Could we finally be headed for a whole new level of transparency and oversight over the bailout funds?
Neal Barofsky, the inspector general for the TARP program, today sent a letter to Sen. Charles Grassley, the ranking Republican on the Finance committee, announcing his intention to ask that banks that have received TARP funds report back to his office within 30 days on what they’ve done with that money.
Barofsky is addressing what’s been the most glaring example of the lack of oversight that has characterized TARP so far — and a problem that Elizabeth Warren’s Congressional Oversight Panel has lamented on several occasions.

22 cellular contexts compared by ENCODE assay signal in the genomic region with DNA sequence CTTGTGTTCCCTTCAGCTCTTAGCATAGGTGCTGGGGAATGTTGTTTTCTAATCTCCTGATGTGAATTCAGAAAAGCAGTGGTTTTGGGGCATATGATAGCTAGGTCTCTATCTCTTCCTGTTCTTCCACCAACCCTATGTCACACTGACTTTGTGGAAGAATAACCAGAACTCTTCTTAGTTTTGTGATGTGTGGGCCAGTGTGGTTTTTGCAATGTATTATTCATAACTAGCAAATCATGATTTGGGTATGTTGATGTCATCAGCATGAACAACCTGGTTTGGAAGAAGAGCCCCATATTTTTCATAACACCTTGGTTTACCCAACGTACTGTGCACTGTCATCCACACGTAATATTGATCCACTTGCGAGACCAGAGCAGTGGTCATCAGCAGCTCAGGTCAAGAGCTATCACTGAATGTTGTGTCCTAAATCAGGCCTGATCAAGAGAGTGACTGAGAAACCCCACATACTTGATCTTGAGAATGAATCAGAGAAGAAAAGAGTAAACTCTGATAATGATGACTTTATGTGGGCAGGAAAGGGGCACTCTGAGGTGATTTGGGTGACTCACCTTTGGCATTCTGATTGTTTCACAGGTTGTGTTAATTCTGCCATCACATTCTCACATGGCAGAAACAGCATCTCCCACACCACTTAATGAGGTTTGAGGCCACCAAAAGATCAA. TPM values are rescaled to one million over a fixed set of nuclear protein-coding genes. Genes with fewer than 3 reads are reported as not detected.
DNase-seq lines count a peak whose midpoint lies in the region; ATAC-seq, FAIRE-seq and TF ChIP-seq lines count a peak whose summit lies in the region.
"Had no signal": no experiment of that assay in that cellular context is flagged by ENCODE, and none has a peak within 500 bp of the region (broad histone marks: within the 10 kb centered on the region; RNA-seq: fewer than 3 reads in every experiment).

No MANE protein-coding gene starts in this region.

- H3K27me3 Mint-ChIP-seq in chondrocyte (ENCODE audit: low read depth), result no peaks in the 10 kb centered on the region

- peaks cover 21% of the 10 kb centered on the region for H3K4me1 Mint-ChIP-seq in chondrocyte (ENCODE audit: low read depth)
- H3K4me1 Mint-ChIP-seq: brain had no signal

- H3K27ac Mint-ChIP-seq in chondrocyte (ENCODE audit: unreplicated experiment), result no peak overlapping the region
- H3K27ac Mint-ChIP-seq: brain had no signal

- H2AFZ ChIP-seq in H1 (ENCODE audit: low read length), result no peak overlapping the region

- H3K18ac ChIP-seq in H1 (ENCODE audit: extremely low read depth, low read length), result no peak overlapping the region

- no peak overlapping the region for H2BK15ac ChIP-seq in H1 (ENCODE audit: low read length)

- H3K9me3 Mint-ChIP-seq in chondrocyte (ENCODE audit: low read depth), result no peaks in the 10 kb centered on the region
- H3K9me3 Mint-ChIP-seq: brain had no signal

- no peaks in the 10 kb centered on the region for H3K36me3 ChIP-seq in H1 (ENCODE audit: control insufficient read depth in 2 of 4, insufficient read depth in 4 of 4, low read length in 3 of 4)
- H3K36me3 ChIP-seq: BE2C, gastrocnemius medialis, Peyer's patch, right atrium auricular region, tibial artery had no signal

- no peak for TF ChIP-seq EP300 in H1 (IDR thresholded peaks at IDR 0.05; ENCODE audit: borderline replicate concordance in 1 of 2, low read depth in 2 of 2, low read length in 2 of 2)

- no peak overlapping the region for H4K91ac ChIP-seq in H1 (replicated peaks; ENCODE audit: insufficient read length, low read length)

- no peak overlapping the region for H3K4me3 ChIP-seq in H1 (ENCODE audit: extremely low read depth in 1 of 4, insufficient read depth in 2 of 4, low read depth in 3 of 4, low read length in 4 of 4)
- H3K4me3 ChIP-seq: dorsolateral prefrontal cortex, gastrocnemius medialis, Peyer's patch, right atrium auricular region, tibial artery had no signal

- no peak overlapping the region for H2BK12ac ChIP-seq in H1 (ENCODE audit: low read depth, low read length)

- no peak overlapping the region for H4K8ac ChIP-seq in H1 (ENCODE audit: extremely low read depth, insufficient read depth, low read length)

In the letter, Barofsky wrote, dryly, that the effort “will improve general transparency of the [TARP], and increase the ability of [the inspector general] and Congress to assess the effectiveness of TARP programs over time.
In explaining the need for the move, Barofsky added:
Even a basic examination of whether various TARP programs are successfully furthering the goals of EESA is made difficult if we do not know what was done with the money in the first instance.
It’s not clear what authority Barofsky would have to compel the banks to disclose information, if they resisted. But it sounds like things are slowly getting on track.
Still, mightn’t it have been smart to have started this effort last fall when bailout funds were first handed over, instead of waiting till now?